The Treaty of Waitangi settlement process in Māori legal history




Jones, Carwyn

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This dissertation is concerned with the ways in which Māori legal traditions have changed in response to the process of negotiated settlement of historical claims against the state. The settlements agreed between Māori groups and the state provide significant opportunities and challenges for Māori communities and, inevitably, force those communities to confront questions relating to the application of their own legal traditions to these changed, and still changing, circumstances. This dissertation focuses specifically on Māori legal traditions and post-settlement governance entities. However, the intention is not to simply record changes to Māori legal traditions, but to offer some assessment as to whether these changes and adaptations support, or alternatively detract from, the two key goals of the settlement process - reconciliation and Māori self-determination. I argue that where the settlement process is compelling Māori legal traditions to develop in a way that is contrary to reconciliation and Māori self-determination, then the settlement process itself ought to be adjusted. This dissertation studies the nature of changes to Māori legal traditions in the context of the Treaty settlement process, using a framework that can be applied to Māori legal traditions in other contexts. There are many more stories of Māori legal traditions that remain to be told, including stories that drill into the detail of specific legal traditions and create pathways between an appropriate philosophical framework and the practical operation of vibrant Māori legal systems. Those stories will be vital if we in Aotearoa/New Zealand are to move towards reconciliation and Māori self-determination. The story that runs through this dissertation is one of a settlement process that undermines those objectives because of the pressures it places on Māori legal traditions. But it need not be this way. If parties to the Treaty settlement process take the objectives of self-determination and reconciliation seriously, and pay careful attention to changes to Māori legal traditions that take place in the context of that process, a different story can be told – a story in which Treaty settlements signify, not the end of a Treaty relationship, but a new beginning.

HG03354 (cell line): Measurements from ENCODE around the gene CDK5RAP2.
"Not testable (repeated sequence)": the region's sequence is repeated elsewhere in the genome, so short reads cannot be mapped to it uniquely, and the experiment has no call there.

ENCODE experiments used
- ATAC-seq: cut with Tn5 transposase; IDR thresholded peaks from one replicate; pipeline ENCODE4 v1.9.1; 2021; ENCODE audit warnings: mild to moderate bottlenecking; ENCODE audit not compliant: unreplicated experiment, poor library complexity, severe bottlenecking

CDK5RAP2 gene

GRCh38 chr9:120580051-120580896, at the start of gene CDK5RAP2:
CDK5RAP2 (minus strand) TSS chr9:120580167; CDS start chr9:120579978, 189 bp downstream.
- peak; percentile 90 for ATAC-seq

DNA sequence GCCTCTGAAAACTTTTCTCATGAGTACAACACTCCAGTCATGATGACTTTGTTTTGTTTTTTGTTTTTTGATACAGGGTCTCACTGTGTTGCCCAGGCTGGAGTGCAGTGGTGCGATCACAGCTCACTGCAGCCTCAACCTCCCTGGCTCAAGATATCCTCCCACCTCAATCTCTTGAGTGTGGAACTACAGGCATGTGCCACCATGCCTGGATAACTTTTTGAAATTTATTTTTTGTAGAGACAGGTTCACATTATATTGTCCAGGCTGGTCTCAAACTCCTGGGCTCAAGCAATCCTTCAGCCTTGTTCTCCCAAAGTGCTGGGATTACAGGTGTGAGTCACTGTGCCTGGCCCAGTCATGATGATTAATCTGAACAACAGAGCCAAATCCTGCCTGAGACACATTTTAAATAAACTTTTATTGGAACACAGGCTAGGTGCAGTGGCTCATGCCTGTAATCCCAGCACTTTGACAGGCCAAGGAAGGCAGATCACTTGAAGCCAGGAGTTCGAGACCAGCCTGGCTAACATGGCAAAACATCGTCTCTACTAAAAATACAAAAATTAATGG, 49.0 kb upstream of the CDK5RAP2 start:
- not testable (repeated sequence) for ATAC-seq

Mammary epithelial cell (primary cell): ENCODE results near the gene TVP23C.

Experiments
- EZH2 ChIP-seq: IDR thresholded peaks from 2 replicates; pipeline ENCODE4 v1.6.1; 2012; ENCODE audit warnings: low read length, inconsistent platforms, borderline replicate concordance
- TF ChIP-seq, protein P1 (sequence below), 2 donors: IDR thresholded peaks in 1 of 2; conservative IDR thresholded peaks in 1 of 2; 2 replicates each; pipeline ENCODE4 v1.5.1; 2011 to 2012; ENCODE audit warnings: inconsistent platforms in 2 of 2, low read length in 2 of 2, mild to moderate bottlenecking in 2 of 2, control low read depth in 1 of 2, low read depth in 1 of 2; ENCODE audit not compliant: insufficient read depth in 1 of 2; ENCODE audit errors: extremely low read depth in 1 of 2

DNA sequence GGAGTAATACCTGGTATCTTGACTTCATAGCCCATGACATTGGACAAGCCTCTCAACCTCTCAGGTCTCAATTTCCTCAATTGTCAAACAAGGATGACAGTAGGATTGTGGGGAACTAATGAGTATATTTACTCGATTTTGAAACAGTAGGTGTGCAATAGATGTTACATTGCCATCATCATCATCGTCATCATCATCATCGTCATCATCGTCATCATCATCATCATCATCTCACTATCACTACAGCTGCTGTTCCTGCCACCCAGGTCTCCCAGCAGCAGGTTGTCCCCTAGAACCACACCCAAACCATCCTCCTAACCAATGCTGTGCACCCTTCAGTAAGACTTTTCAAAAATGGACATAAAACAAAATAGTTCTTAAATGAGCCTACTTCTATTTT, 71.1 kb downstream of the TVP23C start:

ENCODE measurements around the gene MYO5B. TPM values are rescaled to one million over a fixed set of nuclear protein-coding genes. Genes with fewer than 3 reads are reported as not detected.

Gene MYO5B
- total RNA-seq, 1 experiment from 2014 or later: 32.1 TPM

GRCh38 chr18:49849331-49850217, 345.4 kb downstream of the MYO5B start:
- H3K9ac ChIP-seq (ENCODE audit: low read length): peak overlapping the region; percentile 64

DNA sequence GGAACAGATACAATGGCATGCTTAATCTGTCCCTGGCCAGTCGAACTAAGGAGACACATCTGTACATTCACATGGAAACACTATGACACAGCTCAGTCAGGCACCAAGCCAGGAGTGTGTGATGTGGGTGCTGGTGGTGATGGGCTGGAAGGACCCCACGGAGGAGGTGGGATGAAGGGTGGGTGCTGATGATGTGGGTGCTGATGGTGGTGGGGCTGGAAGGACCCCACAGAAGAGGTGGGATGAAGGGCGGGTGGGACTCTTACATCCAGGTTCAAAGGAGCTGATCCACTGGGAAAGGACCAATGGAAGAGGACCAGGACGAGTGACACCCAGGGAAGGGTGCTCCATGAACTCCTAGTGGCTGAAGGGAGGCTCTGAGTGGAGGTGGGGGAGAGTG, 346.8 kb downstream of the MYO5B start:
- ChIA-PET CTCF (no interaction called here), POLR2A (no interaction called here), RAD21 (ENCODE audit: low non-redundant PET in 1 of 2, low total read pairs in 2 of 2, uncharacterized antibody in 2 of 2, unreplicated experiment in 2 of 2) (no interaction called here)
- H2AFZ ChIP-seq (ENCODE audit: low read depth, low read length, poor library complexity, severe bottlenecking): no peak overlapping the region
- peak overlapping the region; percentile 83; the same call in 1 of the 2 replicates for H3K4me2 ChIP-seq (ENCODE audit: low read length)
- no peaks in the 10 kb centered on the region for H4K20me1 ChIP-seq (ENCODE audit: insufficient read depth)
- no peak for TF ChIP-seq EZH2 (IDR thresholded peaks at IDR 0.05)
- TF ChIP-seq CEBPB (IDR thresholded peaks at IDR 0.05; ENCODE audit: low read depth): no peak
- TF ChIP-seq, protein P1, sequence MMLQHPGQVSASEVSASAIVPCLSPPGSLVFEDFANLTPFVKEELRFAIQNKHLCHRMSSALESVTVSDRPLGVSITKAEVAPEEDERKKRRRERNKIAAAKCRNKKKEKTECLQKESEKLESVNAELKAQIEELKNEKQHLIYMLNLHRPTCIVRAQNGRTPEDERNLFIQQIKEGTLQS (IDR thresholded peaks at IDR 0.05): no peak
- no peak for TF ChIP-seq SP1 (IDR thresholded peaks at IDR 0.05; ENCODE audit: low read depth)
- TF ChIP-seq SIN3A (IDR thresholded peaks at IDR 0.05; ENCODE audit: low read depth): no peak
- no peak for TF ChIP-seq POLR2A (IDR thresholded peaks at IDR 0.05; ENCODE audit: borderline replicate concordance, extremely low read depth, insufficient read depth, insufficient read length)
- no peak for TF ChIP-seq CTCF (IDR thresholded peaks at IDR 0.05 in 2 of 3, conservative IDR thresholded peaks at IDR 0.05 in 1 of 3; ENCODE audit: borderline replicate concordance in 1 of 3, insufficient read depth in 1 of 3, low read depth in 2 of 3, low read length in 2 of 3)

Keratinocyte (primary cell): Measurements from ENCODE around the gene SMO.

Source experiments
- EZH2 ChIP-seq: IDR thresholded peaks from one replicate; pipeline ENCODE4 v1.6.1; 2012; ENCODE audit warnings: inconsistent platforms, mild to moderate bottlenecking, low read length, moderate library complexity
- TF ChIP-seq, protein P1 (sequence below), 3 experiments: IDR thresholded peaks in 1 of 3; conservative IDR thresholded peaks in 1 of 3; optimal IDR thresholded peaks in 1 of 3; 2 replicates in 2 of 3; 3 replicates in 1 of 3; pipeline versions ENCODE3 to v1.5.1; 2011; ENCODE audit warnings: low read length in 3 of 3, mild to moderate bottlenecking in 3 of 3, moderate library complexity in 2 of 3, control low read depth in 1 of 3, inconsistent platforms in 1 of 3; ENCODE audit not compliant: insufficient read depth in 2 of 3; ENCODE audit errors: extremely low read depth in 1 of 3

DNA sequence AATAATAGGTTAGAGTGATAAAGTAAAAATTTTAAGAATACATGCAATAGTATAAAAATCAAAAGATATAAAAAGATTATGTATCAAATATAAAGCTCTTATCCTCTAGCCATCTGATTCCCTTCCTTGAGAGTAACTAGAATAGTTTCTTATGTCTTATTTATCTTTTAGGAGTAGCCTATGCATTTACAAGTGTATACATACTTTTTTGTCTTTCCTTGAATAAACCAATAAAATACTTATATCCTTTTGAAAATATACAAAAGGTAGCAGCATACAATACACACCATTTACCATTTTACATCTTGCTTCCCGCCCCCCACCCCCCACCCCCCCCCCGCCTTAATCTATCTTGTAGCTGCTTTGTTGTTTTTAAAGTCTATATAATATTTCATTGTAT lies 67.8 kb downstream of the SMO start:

Treaty of Waitangi, Māori, Indigenous legal traditions, reconciliation, Kaupapa Māori Research, Indigenous Legal Theory, self-determination, legal history, Indigenous governance